Digital Tech


Where you house your classes is the biggest decision you’ll make after what to teach. But no pressure! Online classes are becoming really popular, and we have a plethora of options. When I started teaching online classes, there was nothing out there and most people had a simple blog site with a password. That was enough, and it still is enough, but you’re better than that. Let’s make your class intentional.

When you are deciding which digital tech to use, there are two main considerations:

Do you have enough people that you can reach on your own or do you need help?

How tech savvy are you?

There are three main types of class hosts that I will be exploring. I have learned a lot from my experiences with each. While this will impact the way you present your class and the time commitment you put in, know that you can always change it. It will be difficult to change, but not impossible. Don’t get stuck on these decisions. Research your options, make a decision, and move on to the next task.

I have my favourites from each category. I’ll explore those in depth, but have given alternatives if they don’t fit you quite right. I stand behind all my recommendations and am happy to explore these more deeply one on one because I LOVE this stuff. Feel free to research each, but if you’re not technologically inclined then just follow along with what I suggest.

If you’re completely new to teaching online, I recommend contributing as a guest teacher or guest artist on a site that is bigger than you are.

If you are tech useless then I recommend Teachable.

If you are able to google and follow tech instructions then I recommend self-hosting classes. Putting together the technical parts is a creative endeavour within itself.

From most control, and highest difficulty to least amount of control and easiest to implement:

  • Membership site
  • LMS (Learner Management Software)
  • Externally hosted
  • Group class sites
  • Guest teaching

For each of them, you can also pay someone to do all the tech. Because of the hours involved, it’s not a cheap option. I will assume you’re doing this yourself.

Here are the bullet points for each, along with links to explore them more deeply.


Recommendation: MemberPress
Alternatives: Wishlist Member, Paid Membership Pro, AccessAlly, although it’s very complicated to run and setup


Recommendation: LearnDash
Alternatives: LifterLMS, Woo Sensei


  • It’s a simple WordPress plugin
  • Everything looks pretty much the same as you’re used to with WordPress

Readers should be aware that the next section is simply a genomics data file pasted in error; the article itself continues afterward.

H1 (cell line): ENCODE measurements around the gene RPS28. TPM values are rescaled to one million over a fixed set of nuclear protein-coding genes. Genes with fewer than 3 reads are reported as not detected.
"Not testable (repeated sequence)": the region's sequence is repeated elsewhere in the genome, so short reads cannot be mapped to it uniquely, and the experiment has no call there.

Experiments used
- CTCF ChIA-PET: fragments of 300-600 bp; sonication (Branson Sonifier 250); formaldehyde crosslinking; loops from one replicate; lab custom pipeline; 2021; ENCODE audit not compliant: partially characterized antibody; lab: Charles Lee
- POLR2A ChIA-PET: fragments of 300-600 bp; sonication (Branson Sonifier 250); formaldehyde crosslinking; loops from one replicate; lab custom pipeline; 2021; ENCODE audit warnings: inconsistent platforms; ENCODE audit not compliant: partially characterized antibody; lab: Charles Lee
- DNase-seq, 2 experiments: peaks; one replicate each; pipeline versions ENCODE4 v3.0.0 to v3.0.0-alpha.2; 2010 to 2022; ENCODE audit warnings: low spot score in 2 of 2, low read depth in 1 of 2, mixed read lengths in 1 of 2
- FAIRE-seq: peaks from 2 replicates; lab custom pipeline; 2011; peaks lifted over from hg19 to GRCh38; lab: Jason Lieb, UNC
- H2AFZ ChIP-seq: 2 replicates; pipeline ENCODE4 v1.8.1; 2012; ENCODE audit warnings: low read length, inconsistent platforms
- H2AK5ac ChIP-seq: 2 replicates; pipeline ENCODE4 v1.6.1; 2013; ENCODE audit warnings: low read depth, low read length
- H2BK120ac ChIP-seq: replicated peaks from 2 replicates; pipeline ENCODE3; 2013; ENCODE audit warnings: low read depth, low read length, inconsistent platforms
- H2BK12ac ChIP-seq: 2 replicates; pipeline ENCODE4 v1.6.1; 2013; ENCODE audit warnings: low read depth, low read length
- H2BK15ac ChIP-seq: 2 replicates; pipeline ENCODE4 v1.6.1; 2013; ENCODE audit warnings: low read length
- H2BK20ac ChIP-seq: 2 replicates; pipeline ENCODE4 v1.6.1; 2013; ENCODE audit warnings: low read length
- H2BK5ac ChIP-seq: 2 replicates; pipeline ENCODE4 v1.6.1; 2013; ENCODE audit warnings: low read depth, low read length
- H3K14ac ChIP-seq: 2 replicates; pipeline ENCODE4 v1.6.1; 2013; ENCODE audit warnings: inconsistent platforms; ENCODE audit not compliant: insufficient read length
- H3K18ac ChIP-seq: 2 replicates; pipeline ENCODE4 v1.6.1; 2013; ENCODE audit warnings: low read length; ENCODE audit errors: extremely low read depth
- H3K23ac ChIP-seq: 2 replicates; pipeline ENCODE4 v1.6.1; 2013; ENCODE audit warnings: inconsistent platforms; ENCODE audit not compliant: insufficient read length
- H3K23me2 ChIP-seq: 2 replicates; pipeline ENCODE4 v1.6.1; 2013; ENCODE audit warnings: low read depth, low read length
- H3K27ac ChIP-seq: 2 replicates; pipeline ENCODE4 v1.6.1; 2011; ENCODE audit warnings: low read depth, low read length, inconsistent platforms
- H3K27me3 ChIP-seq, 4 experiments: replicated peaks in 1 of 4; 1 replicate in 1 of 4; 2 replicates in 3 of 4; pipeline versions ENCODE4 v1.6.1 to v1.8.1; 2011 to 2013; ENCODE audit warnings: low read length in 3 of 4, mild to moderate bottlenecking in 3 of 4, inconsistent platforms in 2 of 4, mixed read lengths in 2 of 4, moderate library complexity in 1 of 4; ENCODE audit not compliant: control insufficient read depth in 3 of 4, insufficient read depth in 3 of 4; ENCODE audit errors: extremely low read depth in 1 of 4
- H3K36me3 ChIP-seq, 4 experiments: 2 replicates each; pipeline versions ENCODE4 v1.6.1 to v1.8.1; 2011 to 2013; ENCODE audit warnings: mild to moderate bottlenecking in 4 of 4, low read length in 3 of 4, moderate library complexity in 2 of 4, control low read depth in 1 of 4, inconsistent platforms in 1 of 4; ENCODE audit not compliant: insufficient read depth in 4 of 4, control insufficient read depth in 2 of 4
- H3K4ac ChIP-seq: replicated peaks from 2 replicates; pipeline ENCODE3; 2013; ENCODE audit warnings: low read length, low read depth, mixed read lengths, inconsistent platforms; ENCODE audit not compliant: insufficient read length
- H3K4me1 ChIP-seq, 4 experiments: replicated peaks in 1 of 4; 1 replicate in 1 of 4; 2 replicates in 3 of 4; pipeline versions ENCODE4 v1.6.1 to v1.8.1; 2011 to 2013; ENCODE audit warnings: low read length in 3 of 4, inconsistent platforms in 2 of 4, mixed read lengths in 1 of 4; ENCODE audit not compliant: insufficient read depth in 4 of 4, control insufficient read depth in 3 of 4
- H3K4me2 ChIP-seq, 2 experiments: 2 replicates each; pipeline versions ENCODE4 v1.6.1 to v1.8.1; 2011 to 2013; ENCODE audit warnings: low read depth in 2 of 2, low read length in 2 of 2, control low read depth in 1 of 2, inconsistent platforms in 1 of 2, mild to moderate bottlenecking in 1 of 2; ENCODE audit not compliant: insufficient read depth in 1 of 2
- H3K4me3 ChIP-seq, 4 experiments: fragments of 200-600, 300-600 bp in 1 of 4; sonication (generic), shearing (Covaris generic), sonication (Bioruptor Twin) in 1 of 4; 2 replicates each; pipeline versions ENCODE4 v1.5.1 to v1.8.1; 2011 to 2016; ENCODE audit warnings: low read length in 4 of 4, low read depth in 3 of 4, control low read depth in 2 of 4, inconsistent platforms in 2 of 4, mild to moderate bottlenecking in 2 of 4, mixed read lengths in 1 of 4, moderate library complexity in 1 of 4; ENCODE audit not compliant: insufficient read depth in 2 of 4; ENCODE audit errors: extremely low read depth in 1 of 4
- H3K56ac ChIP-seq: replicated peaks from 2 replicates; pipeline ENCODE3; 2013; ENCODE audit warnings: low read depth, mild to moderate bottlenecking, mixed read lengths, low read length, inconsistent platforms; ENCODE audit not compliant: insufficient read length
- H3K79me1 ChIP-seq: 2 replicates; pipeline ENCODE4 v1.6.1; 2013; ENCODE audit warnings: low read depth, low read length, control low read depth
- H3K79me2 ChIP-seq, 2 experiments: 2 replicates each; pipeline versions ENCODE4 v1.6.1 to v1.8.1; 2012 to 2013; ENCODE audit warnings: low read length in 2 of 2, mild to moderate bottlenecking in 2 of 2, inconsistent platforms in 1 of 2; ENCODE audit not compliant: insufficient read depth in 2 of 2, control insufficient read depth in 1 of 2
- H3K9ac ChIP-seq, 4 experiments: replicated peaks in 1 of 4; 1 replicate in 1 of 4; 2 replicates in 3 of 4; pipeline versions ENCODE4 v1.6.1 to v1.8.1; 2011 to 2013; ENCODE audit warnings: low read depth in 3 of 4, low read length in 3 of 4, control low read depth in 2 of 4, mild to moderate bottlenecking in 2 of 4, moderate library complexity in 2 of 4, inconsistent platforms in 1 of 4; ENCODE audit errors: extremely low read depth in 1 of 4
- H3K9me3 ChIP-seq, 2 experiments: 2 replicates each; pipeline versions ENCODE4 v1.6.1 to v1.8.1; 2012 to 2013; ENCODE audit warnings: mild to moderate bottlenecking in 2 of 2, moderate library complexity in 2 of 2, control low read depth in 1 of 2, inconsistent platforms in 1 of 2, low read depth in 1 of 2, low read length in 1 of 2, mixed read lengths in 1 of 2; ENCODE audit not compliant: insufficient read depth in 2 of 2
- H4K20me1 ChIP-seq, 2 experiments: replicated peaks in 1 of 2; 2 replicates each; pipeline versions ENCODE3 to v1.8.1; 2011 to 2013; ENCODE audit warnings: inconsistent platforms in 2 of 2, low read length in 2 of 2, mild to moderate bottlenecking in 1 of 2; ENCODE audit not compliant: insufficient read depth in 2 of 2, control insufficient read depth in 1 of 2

fully customisable
  • Bit more tech involved, but not that much, and everything’s google-able
  • Good customer support



Recommendation: Teachable
Alternatives: Teachery, Kajabi


  • Super simple
  • Can change basic look and feel
  • The more you pay, the more customisation can take place
  • Very good documentation for creating a class
  • Lots of free classes on how to monetise your class
  • can charge once off OR repeated fee
  • has a free plan, that charges a percentage if you make a sale



Recommendation: Big Picture Classes
Alternatives: Get Messy (not currently looking for teachers), Skillshare (personally, I do not recommend this option)

These sites have no financial investment needed. You supply your class, they give it to their paying customers, and you are paid a very small fee according to how many people view your class videos.

Some group class sites (such as Get Messy and Creativebug) pay a lump sum to the teacher in advance as payment for her work, rather than the success of the class, and they take on the “risk” if the class doesn’t do well.


  • Profit sharing
  • More scrapbook focused, although it is bringing in some mixed media classes
  • Personal – you can get input from staff there
  • A bit clunky
  • Honestly, I feel as though Big Picture Classes is not the place to be if you want to make millions, but it is a brilliant platform to “advertise” your teaching – you get access to their audience in exchange for some pocket money and you don’t have to fuss about tech at all



Profit sharing

Good idea if you are not into marketing, although any marketing that you do create will impact your profit

On Skillshare, it is more profitable to have many small classes instead of one big one. This is a project-based teaching platform and it’s good to have more achievable things students can make. Plus more classes = more eyes and more results in Skillshare’s Search
They have amazing teachers there, such as Jessica Hirsche. BUT. There are a bunch of low level classes in there, I’m not sure of their quality control for self uploaded classes, and you align yourself with these classes too.

Skillshare offers many resources for class creation, they have a great support team, and you earn income by bringing people to the site too.


If you are feeling very overwhelmed by the idea of an entire new class, you might like to start out guest teaching on a site where you contribute a lesson to a class.

E.g. 21 Secrets, Wanderlust, etc

  • You are paid no matter how well the class does, the organiser takes that risk
  • Usually there is an affiliate program for you to earn more
  • You receive access to a new market and new people and your “following” grows as new people fall in love with you
  • You create a stronger personal brand when you align with other high quality brands



Beyond where you house your class, there are other tech decisions to be made that make up your tech stack. These include:

  • video hosting (e.g. Vimeo, Wistia, YouTube [please never use YouTube])
  • audio hosting if necessary (e.g. SoundCloud, Libsyn, Amazon AWS)
  • workbook (e.g. Google Docs, Word, Adobe InDesign, Canva)
  • additional files (e.g. self-hosted, Amazon S3)
  • non-standard teaching tech (e.g. Zoom/Google Hangouts, Facebook Live, Crowdcast)
  • community (forums, Facebook, Slack, Mighty Networks, Instagram private account, email)
  • payment (e.g. PayPal, Stripe)